I suspect that pupil mental health would be positively impacted, and teacher burn out greatly reduced.

But what do I know? I’m only a mother.

Come on Secretary of State for Education, lets all #bemorehorton.

 

This is part of a blog a day for Horton.Any opinions are the authors  and does not necessarily reflect those of the school.

Help Pearl leave Horton Lodge PFSA a huge thank you, here.

 

 

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Omm….

In which a group of over excited children fail to spot the difference between yoga and sardines.

Yoga, once a spiritual exercise, has been widely embraced for its calming and mindful effects.

Horton Lodge has a simple but very effective way of communicating what happens in the day, a home school book. Filled in daily by the teaching and support staff, and also used by school nurses and therapists, it is pounced on daily in our house. Pearl is non verbal, so when I have read it we can talk about the day, with the help of the excellent PODD.

I have had a few favourite entries, but by far the most hilarious read:

“Today we started our yoga sessions.We spent the first remembering to stay in our own space on the mat”

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Photo by Burst on Pexels.com

 

Maybe it’s having worked in schools, perhaps it’s because Pearl is my third, but I could hear a world of patience, pain,and mild hysteria emanating from this simple sentence.

The next day was parents evening.

“So” I said.

“How was yoga, did they stay on the mats?”

The class teacher grinned broadly.

“Well we are using a DVD and the whole class (about 8 children of varying physical ability) made for the mat nearest the DVD and lay on top of each other in a big pile”

Now I go to a restorative yoga session every Friday. It calms me, grounds me,and helps me prepare for the whirlwind that is Pearl being home at the weekend. Because of this diary entry,dear reader, at the beginning of my weekly session,as I start to relax I hear in my head “remember to stay in your own place on the mat” and shake silently at the mental image it conjures up.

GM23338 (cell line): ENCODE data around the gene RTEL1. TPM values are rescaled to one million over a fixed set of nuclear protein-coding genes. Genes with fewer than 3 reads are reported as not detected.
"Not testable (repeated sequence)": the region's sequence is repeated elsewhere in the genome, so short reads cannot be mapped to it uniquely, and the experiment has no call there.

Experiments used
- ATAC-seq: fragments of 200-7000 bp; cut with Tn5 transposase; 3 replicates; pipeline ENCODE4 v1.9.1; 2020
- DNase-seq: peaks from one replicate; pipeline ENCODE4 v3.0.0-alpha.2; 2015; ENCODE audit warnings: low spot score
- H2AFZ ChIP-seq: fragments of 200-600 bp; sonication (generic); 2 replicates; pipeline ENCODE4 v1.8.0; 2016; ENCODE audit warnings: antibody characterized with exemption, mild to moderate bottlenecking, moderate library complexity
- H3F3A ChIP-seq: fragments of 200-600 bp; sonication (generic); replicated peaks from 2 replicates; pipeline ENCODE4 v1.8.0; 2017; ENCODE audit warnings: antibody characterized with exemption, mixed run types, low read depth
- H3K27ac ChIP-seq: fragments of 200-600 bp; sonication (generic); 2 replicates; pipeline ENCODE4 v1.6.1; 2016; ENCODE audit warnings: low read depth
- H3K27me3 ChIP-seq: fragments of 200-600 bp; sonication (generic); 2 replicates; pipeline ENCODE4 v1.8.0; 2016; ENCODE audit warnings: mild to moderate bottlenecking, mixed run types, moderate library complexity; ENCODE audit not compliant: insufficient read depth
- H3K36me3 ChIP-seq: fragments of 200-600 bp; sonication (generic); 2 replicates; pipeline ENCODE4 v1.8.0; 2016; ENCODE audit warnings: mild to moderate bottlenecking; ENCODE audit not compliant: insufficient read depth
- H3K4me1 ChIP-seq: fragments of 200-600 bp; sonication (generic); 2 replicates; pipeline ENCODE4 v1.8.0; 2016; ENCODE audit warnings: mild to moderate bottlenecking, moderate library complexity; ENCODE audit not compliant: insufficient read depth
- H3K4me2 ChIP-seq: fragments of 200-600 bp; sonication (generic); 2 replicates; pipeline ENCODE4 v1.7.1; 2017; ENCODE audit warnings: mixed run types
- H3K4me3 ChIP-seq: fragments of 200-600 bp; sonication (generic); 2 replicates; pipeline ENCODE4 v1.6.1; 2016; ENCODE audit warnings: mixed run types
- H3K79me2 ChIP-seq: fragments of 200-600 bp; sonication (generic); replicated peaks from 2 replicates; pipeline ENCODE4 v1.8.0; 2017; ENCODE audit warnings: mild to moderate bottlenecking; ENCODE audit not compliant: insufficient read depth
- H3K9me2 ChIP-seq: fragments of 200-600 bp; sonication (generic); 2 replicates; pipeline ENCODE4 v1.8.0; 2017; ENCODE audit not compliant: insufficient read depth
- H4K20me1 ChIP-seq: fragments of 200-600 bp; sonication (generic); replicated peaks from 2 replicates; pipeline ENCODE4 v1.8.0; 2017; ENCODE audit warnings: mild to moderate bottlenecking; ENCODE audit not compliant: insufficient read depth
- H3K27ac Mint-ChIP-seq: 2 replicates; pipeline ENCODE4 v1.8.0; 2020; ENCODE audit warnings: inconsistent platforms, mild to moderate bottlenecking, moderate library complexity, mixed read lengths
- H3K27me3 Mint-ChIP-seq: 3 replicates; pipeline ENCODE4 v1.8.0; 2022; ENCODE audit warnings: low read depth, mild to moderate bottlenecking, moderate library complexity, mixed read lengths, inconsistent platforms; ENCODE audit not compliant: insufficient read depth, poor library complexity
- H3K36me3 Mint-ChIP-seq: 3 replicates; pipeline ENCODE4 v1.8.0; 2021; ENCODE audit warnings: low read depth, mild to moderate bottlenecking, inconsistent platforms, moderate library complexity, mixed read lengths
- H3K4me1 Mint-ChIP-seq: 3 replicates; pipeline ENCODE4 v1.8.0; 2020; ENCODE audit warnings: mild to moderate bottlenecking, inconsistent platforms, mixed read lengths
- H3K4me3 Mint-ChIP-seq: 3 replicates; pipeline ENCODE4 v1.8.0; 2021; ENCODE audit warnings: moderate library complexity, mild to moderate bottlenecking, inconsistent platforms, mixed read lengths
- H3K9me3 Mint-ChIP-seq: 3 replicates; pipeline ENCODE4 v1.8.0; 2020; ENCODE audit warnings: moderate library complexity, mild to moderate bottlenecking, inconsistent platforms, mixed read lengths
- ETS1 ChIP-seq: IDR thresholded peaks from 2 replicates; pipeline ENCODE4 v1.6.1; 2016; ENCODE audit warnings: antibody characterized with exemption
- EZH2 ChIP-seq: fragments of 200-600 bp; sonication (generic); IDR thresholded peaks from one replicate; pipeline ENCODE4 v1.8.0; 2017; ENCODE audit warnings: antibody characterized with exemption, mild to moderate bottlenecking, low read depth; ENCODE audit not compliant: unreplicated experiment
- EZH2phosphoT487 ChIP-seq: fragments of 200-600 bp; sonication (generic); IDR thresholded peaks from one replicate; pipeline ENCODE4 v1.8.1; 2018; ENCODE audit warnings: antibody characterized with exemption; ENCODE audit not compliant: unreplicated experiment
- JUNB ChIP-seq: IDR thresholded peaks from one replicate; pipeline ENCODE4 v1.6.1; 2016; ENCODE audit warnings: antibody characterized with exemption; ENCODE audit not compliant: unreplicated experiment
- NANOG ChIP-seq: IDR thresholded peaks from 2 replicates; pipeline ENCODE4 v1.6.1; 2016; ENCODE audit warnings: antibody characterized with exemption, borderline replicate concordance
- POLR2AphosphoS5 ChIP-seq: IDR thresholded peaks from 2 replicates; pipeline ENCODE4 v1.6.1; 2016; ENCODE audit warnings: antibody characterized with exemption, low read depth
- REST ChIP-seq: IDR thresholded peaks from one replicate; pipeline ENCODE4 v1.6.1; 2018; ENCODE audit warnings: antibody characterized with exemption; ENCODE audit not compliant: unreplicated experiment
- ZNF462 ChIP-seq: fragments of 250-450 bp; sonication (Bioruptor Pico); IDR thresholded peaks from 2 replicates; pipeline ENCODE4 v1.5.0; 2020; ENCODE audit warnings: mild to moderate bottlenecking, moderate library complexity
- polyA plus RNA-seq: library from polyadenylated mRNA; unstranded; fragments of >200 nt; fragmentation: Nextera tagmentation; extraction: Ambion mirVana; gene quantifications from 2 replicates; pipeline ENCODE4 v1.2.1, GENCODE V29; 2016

Namaste.

 

This is part of a blog a day for Horton.You can find out more about the school here .and help Pearl show her appreciation with a donation here.

 

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A blog a day for Horton

 

Society.

In which I propose we all be more Horton.

So here we are a bunch of sentient animals muddling along on a small blue planet. To help us pass the time, we make rules, create leaders and invent cultures.

After countless centuries of development what have we achieved on our small island?(The UK to you and me).

Fire.

The wheel.

Art, written language, the printing press, literature, public sanitation; these are all great things.

Public services, the NHS,  free education. Simply splendid.

Democracy, Government, local and national, to help manage the money system we created. Generally these things should enable us to live comfortably and safely with our neighbours. On the whole they do.

Inequality still exists on a huge scale, and without becoming too political is largely the result of the capitalist system we’ve chosen to live by. (Which is remember only a concept we invented).

As a model of where our values should lie I give you…

Horton Lodge Community Special School!

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Achievements are celebrated.

People help each other.

Elders impart knowledge to the next generation, keep them safe from harm and teach them the right way to be part of a wider group.

The more vulnerable are given extra help, but are also helped to use everything they have to give back to the community in whatever way they can.

Individuals within the community have a clear sense of their own self worth and how they fit into the wider community.

And when children leave education….

I fear they come up against historic prejudices about disability and cognitive difference.

They may hear labels used to describe them that are not life affirming.

As they are often unable to earn, they are often treated like a burden to the wider community and State.

They are treated like second class citizens.

There is no public moral outrage when they die in care or in the Health Service, their needs are sidelined because their own intrinsic worth to all of us is not recognized by the “Big Society”

They can’t use toilet facilities as they are not routinely provided for those who need Changing Places.

Poor access on public transport and in towns limits and isolates.

People do not help each other.

In short they are disabled by society.

Shame on us. Shame on our leaders. Shame on us all for allowing this to happen.